When an individual files for bankruptcy, the typical result is that the individual’s debts to all of its creditors—including its bank creditors—are discharged. As a practical matter, this means that those obligations are essentially uncollectable as personal obligations of the bankrupt debtor. (The creditors may retain lien rights, but that is a subject for another day.) However, under certain circumstances, and provided that the proper hoops are jumped through within the required time deadlines, some or all of the debtor’s debts may be excepted from the discharge. When only one or more particular debts are excepted from the discharge, this is called “nondischargeability.” The bankruptcy statute specifies the types of debts that are subject to nondischargeability, and the hoops that must be jumped through in order for such debts to be nondischargeable.
There are two statutory provisions regarding non dischargeability that are of particular interest to bankers: these two nondischargeability provisions are generally referred to as the “false financial statement” exception and the “actual fraud” exception.
In two recent bankruptcy decisions of interest to bankers, the Supreme Court has weighed in on each of those two exceptions. In one(1), the Supreme Court issued what amounted to a warning to bankers to make sure to take certain steps; in the other(2), the Supreme Court appears to broaden the exception, in a way that may well turn out to be helpful to bankers.
False Financial Statements
If a bank reasonably relies on a borrower’s false financial statement in making a loan, and if the borrower then files for bankruptcy, the bank—if it acts quickly and jumps through the right hoops—may be able to get a judgment denying the borrower’s discharge of that particular debt. Under the right facts, this can save the bank from a massive loss. (In many instances, this will mean that the borrower is still obligated to the bank, but has been discharged of all of its other debt.) One of those hoops is that the false financial statement must be in writing. In a recently announced decision, the Supreme Court clarified that the “writing” hoop applies to any statement about the debtor’s financial condition, even if the statement is an informal reference, and even if the reference is to a single asset.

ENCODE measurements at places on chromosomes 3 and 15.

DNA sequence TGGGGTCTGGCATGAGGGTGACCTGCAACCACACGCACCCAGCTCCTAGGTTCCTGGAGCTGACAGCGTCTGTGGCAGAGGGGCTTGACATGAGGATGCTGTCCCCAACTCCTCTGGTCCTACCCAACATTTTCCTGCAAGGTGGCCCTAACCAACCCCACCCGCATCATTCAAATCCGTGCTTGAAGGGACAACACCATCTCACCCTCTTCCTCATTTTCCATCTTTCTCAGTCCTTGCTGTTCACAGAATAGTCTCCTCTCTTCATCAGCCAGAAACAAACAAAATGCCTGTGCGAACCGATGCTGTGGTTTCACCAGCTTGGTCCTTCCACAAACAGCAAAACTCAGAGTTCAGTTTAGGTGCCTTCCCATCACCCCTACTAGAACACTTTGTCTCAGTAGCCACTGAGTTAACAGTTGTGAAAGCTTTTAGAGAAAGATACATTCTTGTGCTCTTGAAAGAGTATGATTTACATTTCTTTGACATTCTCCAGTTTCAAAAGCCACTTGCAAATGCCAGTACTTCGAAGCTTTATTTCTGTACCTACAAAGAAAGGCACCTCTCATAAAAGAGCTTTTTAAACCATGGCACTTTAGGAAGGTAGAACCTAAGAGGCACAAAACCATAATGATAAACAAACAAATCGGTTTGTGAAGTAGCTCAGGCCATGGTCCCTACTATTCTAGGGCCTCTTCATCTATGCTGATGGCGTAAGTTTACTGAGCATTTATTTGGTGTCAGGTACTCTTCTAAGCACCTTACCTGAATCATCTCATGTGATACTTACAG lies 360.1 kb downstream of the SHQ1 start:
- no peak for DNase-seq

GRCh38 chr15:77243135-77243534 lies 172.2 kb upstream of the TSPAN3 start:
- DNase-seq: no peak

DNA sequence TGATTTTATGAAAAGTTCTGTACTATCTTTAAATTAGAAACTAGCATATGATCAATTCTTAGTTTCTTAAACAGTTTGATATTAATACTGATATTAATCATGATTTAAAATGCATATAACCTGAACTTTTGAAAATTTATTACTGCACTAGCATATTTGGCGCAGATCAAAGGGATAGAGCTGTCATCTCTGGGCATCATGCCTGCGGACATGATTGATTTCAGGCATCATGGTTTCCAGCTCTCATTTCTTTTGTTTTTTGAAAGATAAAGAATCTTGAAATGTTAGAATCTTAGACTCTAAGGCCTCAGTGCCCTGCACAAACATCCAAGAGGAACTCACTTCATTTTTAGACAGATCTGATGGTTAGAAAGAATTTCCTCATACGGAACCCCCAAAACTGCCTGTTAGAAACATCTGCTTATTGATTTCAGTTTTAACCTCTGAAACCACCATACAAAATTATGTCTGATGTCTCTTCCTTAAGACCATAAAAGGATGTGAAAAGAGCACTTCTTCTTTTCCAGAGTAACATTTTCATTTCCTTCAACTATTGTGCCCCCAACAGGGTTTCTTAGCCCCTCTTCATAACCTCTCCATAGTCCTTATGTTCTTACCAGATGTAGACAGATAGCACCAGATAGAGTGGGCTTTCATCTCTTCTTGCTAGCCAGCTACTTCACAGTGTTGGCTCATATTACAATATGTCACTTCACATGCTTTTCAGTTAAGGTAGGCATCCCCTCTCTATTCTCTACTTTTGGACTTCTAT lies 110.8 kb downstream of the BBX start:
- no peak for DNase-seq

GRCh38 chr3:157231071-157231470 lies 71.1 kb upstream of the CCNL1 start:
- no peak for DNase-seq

Get it in writing! If the bank is relying on a representation by its customer as to any matter or thing relating to the customer’s financial condition, whether as to the making of a loan, the renewal of a loan, or forbearance as to enforcing a loan, find a way to get that representation in writing. If the customer tells you, “My ship is coming in,” in any way, and if you are relying on what’s on that ship, you need to get the customer to tell you about the ship in writing.
If, in making a loan, a bank reasonably relies on a representation about anything other than the borrower’s financial condition, and if the borrower then files for bankruptcy, the bank—again, if it acts quickly and jumps through the right hoops—may be able to obtain a judgment denying the discharge of that particular debt. Until now, many courts have interpreted the “hoops” to include the requirement that a specific misrepresentation must have been made. As we all know, some fraudulent schemes don’t necessarily involve the making of a specific misrepresentation to every victim. In a decision that under the right facts could be extremely helpful to banks, the Supreme Court held that this “actual fraud” exception to discharge does not require a specific misrepresentation.
If a borrower goes bankrupt and the bank suspects that it has been the victim of a fraudulent scheme, the bank should investigate—and likely consult with competent counsel—the pros and cons of commencing a legal action in the bankruptcy court to deny the discharge of that debt. As with legal actions involving false financial statements, there are strict deadlines for commencing legal actions alleging “actual fraud” as the basis for denying the discharge of that particular debt. Accordingly, it is important to act quickly. Under the right facts and circumstances, the bank may end up avoiding, or at least mitigating, what might otherwise have been a massive loss.
This information is general in nature and should not be construed as tax or legal advice.
(1) Husky International Electronics, Inc. v. Ritz, 136 S.Ct 1581, 194 L.Ed.2d 655 (2016).
(2) Lamar, Archer & Coffrin, LLP v. Appling, 138 S.Ct. 1752 (2018).